EuropaBio, Europe's largest biotech industry group, presented its EFIB Vilnius Statement to European policymakers this week, setting out its priority requests for 2023. 

This year’s statement builds on 2021’s inaugural EFIB Statement, which centred on three long-term goals: Modernising regulation and policy; Education and awareness; Financing innovation. 

Claire Skentelbery, director general of EuropaBio, said the launch of the document came at a “critical time” with the world facing challenges such as recovering from Covid, food supply issues and energy security. 

“Delivering on EU Green Deal objectives whilst strengthening resilience and independence of European industries is essential and industrial biotechnology and biomanufacturing are part of the solution,” she said.

The new statement document was officially handed over to Simonas Šatūnas, head of cabinet for Virginijus Sinkevičius, Commissioner for Environment.

Read the full statement here.


The European Commission has adopted the second European drone strategy, setting out the vision for further developments in the market, with a focus on large-scale commercial drone operations.  

The strategy contains 19 operational, technical and financial flagship actions, including developing a strategic roadmap to identify priority research and innovation areas in the sector.


French company Arianespace will perform six Vega-C launches for the EU earth observation programme Copernicus in the next three years and cover launch service needs for the next five years.  

The contract is part of the Commission’s efforts to make the EU an anchor customer for the procurement of EU launch services, in an attempt to strengthen the sector’s strategic autonomy.  

The EU’s current constellation includes seven operational Copernicus Sentinel satellites, which provide data and services for agriculture, crisis response, and the fight against climate change, among others.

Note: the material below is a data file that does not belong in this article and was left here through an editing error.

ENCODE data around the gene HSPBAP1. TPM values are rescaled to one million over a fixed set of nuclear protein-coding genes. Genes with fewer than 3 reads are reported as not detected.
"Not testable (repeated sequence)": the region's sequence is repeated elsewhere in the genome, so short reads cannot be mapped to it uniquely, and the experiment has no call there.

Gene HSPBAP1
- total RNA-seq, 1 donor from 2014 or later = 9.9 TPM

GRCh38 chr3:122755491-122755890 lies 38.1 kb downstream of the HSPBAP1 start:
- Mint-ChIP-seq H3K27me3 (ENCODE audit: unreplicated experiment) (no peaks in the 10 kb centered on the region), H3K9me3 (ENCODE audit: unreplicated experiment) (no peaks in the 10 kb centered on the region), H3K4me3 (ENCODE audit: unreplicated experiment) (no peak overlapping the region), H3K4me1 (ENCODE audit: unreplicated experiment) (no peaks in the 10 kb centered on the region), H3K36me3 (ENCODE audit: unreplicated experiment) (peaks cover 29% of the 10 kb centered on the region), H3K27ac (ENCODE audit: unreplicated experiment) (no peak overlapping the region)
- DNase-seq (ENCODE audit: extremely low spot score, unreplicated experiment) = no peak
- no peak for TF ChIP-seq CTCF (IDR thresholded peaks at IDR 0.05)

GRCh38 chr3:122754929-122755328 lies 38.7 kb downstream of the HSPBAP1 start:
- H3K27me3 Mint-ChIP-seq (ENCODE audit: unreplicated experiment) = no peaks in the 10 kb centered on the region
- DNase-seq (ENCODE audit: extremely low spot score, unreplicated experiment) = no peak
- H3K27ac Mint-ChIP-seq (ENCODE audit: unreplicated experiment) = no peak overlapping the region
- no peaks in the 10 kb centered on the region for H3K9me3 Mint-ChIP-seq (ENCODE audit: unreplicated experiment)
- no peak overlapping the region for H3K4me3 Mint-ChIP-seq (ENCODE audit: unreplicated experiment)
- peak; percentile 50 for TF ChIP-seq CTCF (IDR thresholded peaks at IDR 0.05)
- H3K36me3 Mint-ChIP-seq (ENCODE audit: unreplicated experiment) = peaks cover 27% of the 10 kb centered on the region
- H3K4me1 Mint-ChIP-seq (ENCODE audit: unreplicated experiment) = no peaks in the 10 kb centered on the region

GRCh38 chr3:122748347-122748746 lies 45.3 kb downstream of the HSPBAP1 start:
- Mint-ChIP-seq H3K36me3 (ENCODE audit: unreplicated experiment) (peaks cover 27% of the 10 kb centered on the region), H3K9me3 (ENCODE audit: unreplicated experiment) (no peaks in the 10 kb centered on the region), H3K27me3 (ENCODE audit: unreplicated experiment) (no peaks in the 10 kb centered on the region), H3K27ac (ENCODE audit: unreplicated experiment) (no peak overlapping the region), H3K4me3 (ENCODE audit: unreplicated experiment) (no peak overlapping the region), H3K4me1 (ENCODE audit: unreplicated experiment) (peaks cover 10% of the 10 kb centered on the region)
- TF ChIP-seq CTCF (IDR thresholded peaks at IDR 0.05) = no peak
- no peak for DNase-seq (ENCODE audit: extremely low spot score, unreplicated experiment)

Kurt Vandenberghe was today named new director general of the European Commission’s climate directorate, DG CLIMA.  

Earlier this year, Vandenberghe's name was floated around as a potential candidate to head the Commission’s research directorate (RTD). At RTD, he played an instrumental role in shaping Horizon 2020 and Horizon Europe at RTD under the leadership of former director-general Robert-Jan Smits.

Vandenberghe held various positions in the research directorate, in charge of climate action and resource efficiency as well as policy development of coordination. Most recently, the Belgian served as adviser for the green deal in the cabinet of Commission president Ursula von der Leyen. 

Vandenberghe will be in charge of leading the Commission’s efforts to fight climate change from 16 January 2023. 


The European Commission has unveiled new rules it says will make it "cheaper, quicker and more predictable" to protect industrial designs in the EU. 

Industrial designs are the outer lines, contours and shape of a product. The Commission wants to make it simpler to submit industrial designs for protection, and lower the fees paid for the first ten years. 

It also wants to introduce an EU-wide "repair clause" that increase competition in the spare parts market. In the car repair sector, this should make it easier to product matching body parts to restore cars to their original appearance.